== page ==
The French cavalry had 2 knights killed; the French infantry casualties are not recorded.[24][25] The Allies had 169 knights killed and "heavy" but unquantified losses among the infantry; including between 400 and 700 Brabant infantry killed.[4] As well as Reginald of Boulogne two other counts were captured by the French, Hainaut Ferrand and William Longespée, as well as twenty-five barons and over a hundred knights.[23]

    The battle ended the threat from both Otto and John.[26] According to Jean Favier, Bouvines is "one of the most decisive and symbolic battles in the history of France".[27] For Philippe Contamine "the Battle of Bouvines had both important consequences and a great impact".[28] Ferdinand Lot called it a "medieval Austerlitz".[29]

    Philip returned to Paris triumphant, marching his captive prisoners behind him in a long procession, as his subjects lined the streets to greet the victorious king. In the aftermath of the battle, Otto retreated to his castle of Harzburg and was soon overthrown as Holy Roman Emperor by Frederick II, who had already been recognised as emperor in the south a year and a half earlier.[30] Count Ferdinand remained imprisoned following his defeat, while King John obtained a five-year truce, on very lenient terms given the circumstances.[31]

    A detail of one of the stained-glass windows installed in the parish church of Bouvines in 1914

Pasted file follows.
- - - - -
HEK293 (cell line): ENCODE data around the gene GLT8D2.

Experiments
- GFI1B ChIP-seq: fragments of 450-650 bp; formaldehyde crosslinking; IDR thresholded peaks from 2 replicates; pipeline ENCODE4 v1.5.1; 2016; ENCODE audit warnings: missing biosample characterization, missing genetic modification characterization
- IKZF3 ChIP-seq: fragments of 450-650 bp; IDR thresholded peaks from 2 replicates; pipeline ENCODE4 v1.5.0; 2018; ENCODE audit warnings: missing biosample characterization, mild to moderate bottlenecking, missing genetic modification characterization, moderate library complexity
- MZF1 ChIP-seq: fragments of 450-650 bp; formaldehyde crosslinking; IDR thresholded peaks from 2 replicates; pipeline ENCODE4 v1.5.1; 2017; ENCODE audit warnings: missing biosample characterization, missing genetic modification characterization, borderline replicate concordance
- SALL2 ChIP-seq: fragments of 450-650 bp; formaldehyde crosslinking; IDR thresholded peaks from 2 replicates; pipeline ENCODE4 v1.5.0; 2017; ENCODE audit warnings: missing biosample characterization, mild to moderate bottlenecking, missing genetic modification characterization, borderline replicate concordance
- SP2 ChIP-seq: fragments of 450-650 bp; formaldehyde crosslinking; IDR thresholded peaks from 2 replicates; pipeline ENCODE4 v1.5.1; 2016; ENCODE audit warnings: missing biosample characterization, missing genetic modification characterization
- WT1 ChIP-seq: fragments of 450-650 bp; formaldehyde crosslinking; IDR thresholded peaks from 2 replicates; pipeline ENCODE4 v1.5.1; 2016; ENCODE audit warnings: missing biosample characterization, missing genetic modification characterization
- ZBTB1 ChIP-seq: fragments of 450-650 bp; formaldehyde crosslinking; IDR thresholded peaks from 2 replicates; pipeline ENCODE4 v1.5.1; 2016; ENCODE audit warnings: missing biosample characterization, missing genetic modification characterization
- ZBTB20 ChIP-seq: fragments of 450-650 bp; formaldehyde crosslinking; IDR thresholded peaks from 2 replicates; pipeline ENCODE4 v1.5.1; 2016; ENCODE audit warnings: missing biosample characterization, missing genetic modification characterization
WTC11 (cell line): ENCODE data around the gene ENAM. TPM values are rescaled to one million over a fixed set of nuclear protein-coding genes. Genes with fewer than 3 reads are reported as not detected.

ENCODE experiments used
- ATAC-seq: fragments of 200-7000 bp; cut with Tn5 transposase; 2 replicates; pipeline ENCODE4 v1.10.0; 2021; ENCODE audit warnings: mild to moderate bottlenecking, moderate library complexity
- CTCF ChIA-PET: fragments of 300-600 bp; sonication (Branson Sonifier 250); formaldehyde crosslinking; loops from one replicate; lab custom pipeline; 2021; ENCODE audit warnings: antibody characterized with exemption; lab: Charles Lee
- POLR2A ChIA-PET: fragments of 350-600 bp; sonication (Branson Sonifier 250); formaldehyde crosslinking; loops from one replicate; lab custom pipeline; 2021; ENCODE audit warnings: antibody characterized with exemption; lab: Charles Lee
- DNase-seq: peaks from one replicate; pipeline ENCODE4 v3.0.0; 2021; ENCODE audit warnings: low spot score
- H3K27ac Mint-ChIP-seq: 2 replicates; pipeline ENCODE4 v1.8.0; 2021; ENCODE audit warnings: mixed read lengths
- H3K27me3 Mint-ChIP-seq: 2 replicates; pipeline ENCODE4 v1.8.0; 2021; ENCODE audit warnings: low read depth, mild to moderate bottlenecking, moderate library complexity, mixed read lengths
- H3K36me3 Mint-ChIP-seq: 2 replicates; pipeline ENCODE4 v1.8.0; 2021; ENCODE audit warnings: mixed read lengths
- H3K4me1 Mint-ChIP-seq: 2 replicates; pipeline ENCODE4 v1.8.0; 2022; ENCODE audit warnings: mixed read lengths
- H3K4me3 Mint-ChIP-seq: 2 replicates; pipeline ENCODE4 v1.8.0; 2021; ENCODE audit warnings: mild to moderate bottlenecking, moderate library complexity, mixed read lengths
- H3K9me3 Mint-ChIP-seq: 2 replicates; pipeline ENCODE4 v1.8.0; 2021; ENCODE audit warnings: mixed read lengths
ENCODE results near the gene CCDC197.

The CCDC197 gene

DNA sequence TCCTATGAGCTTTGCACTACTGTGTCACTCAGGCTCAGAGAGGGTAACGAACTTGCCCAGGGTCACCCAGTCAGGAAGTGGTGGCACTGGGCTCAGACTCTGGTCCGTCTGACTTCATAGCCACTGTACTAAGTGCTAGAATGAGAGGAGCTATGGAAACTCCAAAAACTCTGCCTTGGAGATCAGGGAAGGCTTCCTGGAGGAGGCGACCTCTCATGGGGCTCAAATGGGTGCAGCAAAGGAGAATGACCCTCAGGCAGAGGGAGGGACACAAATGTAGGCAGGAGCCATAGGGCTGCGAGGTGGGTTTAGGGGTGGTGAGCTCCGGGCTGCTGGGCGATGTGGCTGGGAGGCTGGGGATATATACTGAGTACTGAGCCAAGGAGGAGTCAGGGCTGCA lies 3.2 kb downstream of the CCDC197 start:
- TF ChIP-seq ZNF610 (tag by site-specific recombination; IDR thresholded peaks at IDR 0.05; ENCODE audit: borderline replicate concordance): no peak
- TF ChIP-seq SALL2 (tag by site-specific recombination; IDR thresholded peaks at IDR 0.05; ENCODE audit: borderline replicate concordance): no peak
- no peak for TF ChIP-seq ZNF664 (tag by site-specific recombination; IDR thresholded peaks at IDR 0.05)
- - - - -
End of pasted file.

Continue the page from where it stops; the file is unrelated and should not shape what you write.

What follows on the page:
Philip's decisive victory was crucial to the political situation in England. The battle ended all hope of a restoration of the Angevin Empire.[32] So weakened was the defeated King John that he soon needed to submit to his barons' demands and agree to Magna Carta in 1215, limiting the power of the crown and establishing the basis for common law.[33]


    In thanksgiving for the victory, Philip Augustus founded the Abbey of Notre Dame de la Victoire, between Senlis and Mont l'Evêque.[34] In 1914, to mark the seventh centenary, Félix Dehau had the parish church of Bouvines rebuilt with a number of stained-glass windows representing the history of the battle.[35] In 2014, the eighth centenary was commemorated in Bouvines by an association called Bouvines 2014. A series of events, including an official ceremony and a show called "Bouvines la Bataille", attracted more than 6,000 viewers in Bouvines.[36]

    See also[edit]

    Anglo-French Wars


    1. ^ a b Verbruggen 1997, p. 239.
    2. ^ Verbruggen 1997, pp. 245–246.
    3. ^ Verbruggen 1997, p. 240.
    4. ^ a b c d e Chisholm 1911, pp. 336–337.
    5. ^ Verbruggen 1997, p. 241.
    6. ^ Duby 1990.
    7. ^ Bradbury 1996, pp. 244–245.
    8. ^ a b c Verbruggen 1997, p. 245.
    9. ^ Heath 1990, p. 10.
    10. ^ Verbruggen 1997, pp. 242–245, 250.
    11. ^ Verbruggen 1997, pp. 246–247.
    12. ^ Verbruggen 1997, pp. 249–250.
    13. ^ a b Verbruggen 1997, p. 242.
    14. ^ a b c Verbruggen 1997, p. 251.
    15. ^ Verbruggen 1997, pp. 246, 251.
    16. ^ a b c Verbruggen 1997, p. 252.
    17. ^ DeVries 2006, pp. 80–89.
    18. ^ Verbruggen 1997, pp. 245, 252.
    19. ^ Verbruggen 1997, pp. 252–253.
    20. ^ a b c d Verbruggen 1997, p. 253.
    21. ^ a b Verbruggen 1997, p. 254.
    22. ^ Eysenbach 1848, p. 321.
    23. ^ a b Verbruggen 1997, p. 255.
    24. ^ Kibler & Zinn 2017, p. 142.
    25. ^ Dougherty 2016, p. 58.
    26. ^ Baldwin 1986, p. 381.
    27. ^ Favier 1993, p. 176.
    28. ^ Contamine 1992, p. 83.
    29. ^ Lot 1941.
    30. ^ Kamp 1995.
    31. ^ Gillingham 1984, p. 106.
    32. ^ Sumption 1990, p. 355.
    33. ^ France 2015, pp. 251–253.
    34. ^ Morel 1864, p. 280.
    35. ^ Association Bouvines a 2014.
    36. ^ Association Bouvines b 2014.


    External links[edit]

    50°35′0″N 3°13′30″E / 50.58333°N 3.22500°E / 50.58333; 3.22500